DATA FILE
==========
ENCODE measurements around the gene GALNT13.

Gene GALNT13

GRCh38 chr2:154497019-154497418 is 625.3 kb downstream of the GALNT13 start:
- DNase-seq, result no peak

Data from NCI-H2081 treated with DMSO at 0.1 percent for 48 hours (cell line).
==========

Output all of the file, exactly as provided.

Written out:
ENCODE measurements around the gene GALNT13.

Gene GALNT13

GRCh38 chr2:154497019-154497418 is 625.3 kb downstream of the GALNT13 start:
- DNase-seq, result no peak

Data from NCI-H2081 treated with DMSO at 0.1 percent for 48 hours (cell line).